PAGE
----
Competitive Livestock Systems in the context of climate change
Strategies to improve feed digestibility and decrease enteric fermentation resulted in lower greenhouse gas (GHG) emissions in Central America
Context of the story
Enteric fermentation (methane) is the main source of GHG emissions. The most productive farms had lower emissions due to their mitigation strategies, such as supplementing with high-quality forages and using improved pastures. Although 88% of producers do not have any manure management plan at all, some farms use it for biogas or biofertilizer production. These strategies are especially important in the current context where there is no differentiated price for products produced in a more environmentally friendly manner.
The implemented initiative
The first phase of the project consisted of the analysis of GHG emissions and livestock farms' profitability. Then, nitrous oxide (N2O) and methane (CH4) emissions were experimentally quantified. To estimate GHG, all emissions generated inside and outside of the farms were taken into consideration. For consistency, all GHG emissions were expressed as CO2e.
Farm management as a tool to reduce GHG
The technological solution
Farms with lower intensification only have grazing systems and generate more CH4 emissions than higher intensified farms. In contrast, farms with greater intensification systems have feeding strategies such as supplementing lactating cows with commercial concentrates, minerals, and silages. Furthermore, they tend to implement more management strategies such as pasture management plans, soil analysis, technical fertilization recommendations, rest periods, proper animal load and type of grasses and legumes usage. All these strategies result in greater milk production per cow and lower CH4 emission per liter of milk produced.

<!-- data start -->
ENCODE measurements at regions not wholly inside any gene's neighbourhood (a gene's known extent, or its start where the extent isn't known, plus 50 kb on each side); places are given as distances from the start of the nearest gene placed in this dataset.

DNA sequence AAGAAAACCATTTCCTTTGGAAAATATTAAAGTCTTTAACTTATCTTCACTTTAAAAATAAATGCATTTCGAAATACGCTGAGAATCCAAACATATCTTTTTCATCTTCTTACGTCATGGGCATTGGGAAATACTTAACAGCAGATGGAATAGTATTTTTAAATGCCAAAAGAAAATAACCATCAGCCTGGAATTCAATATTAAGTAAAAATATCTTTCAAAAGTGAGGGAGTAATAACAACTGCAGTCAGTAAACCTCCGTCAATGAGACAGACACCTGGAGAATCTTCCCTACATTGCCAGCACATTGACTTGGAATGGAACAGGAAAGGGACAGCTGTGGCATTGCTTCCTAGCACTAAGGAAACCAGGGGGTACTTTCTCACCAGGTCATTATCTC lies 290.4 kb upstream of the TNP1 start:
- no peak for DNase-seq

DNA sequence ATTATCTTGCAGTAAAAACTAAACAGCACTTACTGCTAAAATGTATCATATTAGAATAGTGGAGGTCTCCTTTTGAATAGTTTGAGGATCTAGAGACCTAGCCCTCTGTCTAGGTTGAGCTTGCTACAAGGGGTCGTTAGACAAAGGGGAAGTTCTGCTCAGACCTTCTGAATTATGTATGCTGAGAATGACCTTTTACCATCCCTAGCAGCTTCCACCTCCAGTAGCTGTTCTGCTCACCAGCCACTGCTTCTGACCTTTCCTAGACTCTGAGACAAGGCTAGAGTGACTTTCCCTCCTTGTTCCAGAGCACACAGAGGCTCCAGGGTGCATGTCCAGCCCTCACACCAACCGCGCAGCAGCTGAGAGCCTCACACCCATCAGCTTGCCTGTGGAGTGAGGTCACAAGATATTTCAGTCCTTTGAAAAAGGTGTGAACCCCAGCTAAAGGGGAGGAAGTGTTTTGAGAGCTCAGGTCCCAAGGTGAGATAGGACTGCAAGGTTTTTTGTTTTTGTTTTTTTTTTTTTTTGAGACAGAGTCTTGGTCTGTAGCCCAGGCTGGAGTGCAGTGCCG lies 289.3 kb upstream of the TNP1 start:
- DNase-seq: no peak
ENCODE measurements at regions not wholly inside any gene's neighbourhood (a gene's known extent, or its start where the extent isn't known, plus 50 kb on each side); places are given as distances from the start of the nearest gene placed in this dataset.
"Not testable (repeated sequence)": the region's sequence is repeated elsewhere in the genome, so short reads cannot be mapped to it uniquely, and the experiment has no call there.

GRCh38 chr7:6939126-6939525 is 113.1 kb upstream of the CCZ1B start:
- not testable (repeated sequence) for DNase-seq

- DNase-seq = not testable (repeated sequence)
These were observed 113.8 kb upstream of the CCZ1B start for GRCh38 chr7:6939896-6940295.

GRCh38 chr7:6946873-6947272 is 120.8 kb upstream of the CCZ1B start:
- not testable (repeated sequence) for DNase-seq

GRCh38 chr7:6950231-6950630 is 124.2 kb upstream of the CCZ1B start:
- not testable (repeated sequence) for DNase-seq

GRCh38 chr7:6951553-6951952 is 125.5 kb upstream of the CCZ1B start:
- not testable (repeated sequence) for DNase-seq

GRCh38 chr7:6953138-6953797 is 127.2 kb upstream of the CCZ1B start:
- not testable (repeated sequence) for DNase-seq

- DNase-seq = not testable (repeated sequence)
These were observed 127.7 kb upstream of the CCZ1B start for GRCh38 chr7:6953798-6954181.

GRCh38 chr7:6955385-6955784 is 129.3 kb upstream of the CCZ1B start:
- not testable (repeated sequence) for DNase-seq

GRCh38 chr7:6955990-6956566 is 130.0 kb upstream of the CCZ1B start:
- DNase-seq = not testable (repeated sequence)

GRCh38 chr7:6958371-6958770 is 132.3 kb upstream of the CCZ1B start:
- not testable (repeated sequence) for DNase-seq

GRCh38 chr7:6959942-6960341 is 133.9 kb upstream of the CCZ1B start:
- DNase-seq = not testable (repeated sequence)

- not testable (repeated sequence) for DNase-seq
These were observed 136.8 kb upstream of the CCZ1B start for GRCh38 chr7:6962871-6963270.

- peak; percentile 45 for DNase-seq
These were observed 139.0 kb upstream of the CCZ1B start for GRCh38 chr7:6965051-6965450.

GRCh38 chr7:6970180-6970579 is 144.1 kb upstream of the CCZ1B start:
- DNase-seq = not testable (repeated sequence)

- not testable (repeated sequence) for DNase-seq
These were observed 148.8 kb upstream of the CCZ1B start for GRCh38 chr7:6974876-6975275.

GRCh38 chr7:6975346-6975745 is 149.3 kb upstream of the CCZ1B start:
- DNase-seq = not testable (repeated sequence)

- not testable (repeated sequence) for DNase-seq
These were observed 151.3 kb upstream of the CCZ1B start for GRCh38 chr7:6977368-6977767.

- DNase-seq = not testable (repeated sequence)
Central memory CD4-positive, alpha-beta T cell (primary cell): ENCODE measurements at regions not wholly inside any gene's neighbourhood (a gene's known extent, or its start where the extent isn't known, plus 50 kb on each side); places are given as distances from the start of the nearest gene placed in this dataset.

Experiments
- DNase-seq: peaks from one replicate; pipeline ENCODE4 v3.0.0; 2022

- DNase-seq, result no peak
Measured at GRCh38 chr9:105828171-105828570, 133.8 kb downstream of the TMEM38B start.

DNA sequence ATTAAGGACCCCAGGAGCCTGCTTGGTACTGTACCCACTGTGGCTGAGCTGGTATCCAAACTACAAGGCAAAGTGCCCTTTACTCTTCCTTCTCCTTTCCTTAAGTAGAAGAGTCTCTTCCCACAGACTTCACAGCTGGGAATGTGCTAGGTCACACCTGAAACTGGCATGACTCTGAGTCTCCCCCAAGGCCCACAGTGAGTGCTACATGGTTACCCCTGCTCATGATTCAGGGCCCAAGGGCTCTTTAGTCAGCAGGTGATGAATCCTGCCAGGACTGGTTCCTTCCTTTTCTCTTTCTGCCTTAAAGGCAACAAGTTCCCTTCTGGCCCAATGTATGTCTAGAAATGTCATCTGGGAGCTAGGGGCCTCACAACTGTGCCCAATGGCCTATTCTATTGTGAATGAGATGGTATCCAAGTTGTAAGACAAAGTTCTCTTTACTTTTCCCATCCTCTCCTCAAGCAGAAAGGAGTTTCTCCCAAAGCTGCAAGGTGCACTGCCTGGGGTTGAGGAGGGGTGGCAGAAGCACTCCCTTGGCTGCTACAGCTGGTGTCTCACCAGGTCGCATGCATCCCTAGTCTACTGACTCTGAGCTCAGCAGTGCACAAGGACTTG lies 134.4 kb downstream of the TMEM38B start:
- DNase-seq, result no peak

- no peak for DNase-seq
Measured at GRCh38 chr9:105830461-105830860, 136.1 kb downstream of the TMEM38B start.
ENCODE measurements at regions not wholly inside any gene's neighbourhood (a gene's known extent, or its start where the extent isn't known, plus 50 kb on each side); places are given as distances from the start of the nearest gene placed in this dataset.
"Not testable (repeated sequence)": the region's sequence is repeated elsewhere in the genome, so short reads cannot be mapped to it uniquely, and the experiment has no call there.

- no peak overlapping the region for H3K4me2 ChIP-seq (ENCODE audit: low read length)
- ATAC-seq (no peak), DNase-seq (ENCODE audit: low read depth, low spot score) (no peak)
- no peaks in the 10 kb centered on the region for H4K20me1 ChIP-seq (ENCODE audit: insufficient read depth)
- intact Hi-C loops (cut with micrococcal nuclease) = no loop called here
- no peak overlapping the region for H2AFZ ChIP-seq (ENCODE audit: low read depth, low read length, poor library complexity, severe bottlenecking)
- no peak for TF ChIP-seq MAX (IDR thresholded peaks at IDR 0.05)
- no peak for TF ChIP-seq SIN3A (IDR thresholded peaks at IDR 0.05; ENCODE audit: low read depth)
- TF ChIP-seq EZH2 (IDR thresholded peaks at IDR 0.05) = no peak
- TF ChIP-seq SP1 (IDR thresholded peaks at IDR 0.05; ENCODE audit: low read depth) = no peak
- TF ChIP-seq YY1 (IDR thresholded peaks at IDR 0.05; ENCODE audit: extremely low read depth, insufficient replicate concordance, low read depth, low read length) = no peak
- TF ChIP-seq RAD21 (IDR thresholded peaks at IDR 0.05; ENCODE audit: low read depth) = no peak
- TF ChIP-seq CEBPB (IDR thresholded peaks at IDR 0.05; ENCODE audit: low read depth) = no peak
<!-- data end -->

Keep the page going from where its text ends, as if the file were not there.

Enteric fermentation is the main source of livestock emission. Farms less intensified only have grazed animals and generate 103% more methane emissions than more intensified farms that supplement with forage banks and concentrates. Furthermore, more intensified farms produce an average of 2.1 more liters of milk per cow.